What stops you from finding a therapist?
Some of my presenting clients (particularly couples) may not be actively “in crisis.” Others did not necessarily have self-identified therapy goals they were immediately trying to reach. Rather, imagine that everyone just had a therapist on their list of helpers, right along-side their hairstylist/
barber, mechanic, or babysitter.
Unfortunately, certain misconceptions can deter some from seeking therapy or considering therapy as a regular part of their self-care took kit (like a personal trainer). If you think going to therapy feels like a luxury, unnecessary, self-indulgent, or simply insufficient to solve the larger social problems we all worry about, this article might be for you.
Therapists are trained to handle LOTS of topics
In her Self magazine article Therapy…Evidence-Based Self-Care, Casey Gueren wrote, “there are lots of reasons to go to therapy that have nothing to do with mental illness.” Here’s the American Counseling Association’s definition of professional counseling: …a professional relationship that empowers diverse individuals, families, and groups to accomplish mental health, wellness, education, and career goals.
I recently consulted with a potential client who was looking for a counselor who could also provide resources for buying a home and managing finances. I said I wouldn’t refer a specific financial planner
or mortgage company, but we could definitely talk about a client’s relevant financial history, relationship to money, beliefs and feelings about money, financial behaviors, habits, constraints, personal plans for change, and more.
“There are lots of reasons to go to therapy that have nothing to do with mental illness.”
According to Dr. Grant Brenner’s article, Money Talk in the Therapy Room, talking about money “reveals important information about a [client’s] personality, coping style and resources.” Money talks can also provide clues about healthy or unhealthy relationship dynamics. Maybe you would like to explore reasons why you can’t leave a draining job, or even ask for more pay.
Bottom line, there are no right or wrong topics to talk about during therapy, and no matter the subject, therapists are trained to keep sessions ethical and professional.
Therapy is also for the “strong”
It does not matter how much of a self-sufficient, “boss” you might be, or how robust and supportive your family and friend groups are. You may still benefit – significantly — from an investment in therapy and the subsequent work on yourself. But maybe you are… you know… okay. Maybe you feel pretty good a lot of the time. You may just feel as though that friend or partner, who is also level-headed, sensible, and a great listener, is enough to hold your all problems. Maybe you think therapy is only for people who don’t have anyone else to talk to, or who consider therapy as a rock-bottom, last resort.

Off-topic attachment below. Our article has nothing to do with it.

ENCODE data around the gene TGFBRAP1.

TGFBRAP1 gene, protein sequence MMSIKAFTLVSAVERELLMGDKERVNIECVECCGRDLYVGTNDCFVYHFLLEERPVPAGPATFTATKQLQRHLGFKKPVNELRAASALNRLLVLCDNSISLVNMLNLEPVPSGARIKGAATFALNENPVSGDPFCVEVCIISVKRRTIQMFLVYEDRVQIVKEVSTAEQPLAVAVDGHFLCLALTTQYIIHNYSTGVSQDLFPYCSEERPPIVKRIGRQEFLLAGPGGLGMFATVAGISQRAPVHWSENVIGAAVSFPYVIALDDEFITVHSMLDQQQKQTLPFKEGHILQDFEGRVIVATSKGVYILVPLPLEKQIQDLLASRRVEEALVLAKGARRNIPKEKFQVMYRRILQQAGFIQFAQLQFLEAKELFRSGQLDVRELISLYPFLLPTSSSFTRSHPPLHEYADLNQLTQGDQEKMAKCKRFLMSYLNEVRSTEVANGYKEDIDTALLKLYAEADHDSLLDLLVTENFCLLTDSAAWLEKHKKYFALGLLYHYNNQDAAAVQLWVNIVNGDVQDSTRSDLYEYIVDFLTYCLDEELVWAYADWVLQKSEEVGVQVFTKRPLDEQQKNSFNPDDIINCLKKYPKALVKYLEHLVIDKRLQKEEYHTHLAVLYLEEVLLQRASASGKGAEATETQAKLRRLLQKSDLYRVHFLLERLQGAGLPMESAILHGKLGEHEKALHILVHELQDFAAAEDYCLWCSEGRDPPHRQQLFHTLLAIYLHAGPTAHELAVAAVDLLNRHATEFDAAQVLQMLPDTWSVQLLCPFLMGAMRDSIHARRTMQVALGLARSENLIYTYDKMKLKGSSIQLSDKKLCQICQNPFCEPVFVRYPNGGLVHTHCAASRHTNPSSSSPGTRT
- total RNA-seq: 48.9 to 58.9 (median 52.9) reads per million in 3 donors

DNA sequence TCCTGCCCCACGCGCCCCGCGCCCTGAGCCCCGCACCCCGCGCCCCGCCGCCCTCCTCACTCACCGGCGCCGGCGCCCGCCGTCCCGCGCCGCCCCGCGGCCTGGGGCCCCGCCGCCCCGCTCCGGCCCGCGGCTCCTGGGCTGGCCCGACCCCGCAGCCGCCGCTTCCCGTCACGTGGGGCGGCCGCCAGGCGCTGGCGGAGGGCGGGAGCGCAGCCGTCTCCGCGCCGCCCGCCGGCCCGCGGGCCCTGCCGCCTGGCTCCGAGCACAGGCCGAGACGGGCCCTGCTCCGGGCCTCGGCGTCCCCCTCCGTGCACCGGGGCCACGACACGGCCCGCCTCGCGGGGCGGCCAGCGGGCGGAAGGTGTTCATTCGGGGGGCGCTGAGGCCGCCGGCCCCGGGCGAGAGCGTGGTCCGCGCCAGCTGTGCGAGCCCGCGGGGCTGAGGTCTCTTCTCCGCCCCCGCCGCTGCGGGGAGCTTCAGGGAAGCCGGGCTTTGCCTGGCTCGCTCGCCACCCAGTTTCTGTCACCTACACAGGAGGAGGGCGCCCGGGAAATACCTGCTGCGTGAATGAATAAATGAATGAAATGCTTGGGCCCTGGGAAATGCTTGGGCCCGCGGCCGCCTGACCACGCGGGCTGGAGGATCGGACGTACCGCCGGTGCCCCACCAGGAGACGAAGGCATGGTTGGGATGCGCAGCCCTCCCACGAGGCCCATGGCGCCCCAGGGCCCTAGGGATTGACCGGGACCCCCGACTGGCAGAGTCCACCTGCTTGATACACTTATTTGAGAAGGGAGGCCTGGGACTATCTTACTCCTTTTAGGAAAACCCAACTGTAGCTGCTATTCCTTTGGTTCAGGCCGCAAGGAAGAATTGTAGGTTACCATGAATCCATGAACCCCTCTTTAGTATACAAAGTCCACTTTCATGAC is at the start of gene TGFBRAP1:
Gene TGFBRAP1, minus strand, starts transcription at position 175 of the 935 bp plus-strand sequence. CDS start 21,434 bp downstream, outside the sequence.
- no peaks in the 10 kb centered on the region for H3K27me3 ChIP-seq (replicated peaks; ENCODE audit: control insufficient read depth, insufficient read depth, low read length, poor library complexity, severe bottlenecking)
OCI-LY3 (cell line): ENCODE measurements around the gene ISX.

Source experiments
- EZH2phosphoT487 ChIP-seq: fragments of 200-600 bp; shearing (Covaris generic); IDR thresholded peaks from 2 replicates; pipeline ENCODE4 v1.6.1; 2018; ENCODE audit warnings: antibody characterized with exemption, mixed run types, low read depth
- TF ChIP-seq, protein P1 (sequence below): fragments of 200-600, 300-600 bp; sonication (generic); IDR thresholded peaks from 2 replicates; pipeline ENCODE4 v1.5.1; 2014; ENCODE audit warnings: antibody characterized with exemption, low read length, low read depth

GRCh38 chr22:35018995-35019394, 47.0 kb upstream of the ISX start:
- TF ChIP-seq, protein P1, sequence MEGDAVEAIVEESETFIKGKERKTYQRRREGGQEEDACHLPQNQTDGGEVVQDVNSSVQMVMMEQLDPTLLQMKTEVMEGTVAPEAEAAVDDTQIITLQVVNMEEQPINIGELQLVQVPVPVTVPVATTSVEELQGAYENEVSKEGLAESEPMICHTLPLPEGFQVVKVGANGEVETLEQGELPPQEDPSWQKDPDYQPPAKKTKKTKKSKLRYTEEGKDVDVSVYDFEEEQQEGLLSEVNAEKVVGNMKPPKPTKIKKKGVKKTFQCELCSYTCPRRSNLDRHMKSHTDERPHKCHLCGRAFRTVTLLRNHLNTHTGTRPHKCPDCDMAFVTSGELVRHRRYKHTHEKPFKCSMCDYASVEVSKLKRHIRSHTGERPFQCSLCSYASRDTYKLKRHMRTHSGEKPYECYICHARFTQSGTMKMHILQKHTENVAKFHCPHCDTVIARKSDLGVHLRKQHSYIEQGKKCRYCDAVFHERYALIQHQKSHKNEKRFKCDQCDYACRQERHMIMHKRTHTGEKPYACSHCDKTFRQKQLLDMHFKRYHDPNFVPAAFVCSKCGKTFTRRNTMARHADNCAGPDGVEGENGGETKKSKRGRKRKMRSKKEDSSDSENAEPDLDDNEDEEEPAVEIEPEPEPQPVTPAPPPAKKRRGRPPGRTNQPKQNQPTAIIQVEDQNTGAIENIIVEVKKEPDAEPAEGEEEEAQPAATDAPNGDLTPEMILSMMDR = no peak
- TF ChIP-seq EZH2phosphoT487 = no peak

“Maybe you feel pretty good a lot of the time.”
Gueren points to potential cultural factors that may reinforce perceptions of self-sufficiency. Examples include the strong Black woman trope, or the stigma attached to talking about mental health in certain Asian cultures. As a Black woman, I have been on the receiving end of messages telling me I need to act stronger, to accept less help, and to simultaneously achieve more and carry more responsibilities than my White counterparts.
There is also substantiated racial bias in pain assessment and treatment recommendations in healthcare settings. Studies show that Blacks are less likely than Whites to receive medication for similar reports of pain, and that they more frequently have their pain underestimated. Combined, these factors alone could be disastrous for the overall wellness of Black women. Maybe you can “handle it” alone, but you don’t necessarily have to. A qualified therapist can introduce you to coping tools and psychoeducational concepts that could enhance the resources you already have.
Maybe you can “handle it” alone, but you don’t necessarily have to.
Therapy can be affordable
When seeking out a counselor, it is worthwhile to ask about their efforts to increase access and offset
costs for eligible clients. For example, therapists at The Imago Center of Washington, DC:
- have competitive fees (compared with other similar DC-based agencies)
- offer a sliding scale (makes it possible for a broader range of clients to afford therapy; based on their income, a client’s rate may be more or less)
- include supervised interns (who are working towards licensure and on a lower fee scale)
- discuss/negotiate fees with clients
- may refer within the agency or to external agencies (i.e. pro bono counseling, etc.)
If you are wondering if you might need to talk to a therapist, consider these things: You are wondering
for a reason. Therapy can help. Everyone deserves to get the care they need. Talk to friends and learn
about their experiences with therapy. Consider a therapy group. Therapy can be affordable. There’s no
threshold for how bad things have to be before starting therapy.
There’s no threshold for how bad things have to be before starting therapy.